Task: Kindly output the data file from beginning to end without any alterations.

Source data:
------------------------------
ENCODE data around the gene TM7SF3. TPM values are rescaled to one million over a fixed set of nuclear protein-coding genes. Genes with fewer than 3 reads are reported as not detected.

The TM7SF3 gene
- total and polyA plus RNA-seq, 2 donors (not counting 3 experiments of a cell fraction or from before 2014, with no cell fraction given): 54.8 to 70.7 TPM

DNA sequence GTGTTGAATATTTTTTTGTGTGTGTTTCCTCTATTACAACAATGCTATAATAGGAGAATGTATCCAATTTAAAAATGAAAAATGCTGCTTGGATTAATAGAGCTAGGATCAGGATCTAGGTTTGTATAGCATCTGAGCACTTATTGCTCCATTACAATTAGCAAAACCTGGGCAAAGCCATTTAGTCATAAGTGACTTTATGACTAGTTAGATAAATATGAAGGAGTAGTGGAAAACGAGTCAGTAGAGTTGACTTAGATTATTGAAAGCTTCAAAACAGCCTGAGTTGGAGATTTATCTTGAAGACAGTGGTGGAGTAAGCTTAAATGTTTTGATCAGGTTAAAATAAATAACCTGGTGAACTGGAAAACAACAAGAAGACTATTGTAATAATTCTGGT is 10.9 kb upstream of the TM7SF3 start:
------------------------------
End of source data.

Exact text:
ENCODE data around the gene TM7SF3. TPM values are rescaled to one million over a fixed set of nuclear protein-coding genes. Genes with fewer than 3 reads are reported as not detected.

The TM7SF3 gene
- total and polyA plus RNA-seq, 2 donors (not counting 3 experiments of a cell fraction or from before 2014, with no cell fraction given): 54.8 to 70.7 TPM

DNA sequence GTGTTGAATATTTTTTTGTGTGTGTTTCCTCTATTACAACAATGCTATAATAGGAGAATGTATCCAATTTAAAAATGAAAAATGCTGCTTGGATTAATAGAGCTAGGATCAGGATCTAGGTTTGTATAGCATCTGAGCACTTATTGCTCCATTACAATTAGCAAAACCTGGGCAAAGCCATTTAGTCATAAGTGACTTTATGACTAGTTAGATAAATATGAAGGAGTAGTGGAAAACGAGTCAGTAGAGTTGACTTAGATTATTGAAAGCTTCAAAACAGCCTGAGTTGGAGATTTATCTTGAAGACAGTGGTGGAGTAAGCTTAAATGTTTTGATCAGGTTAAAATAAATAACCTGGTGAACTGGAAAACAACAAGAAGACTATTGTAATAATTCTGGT is 10.9 kb upstream of the TM7SF3 start: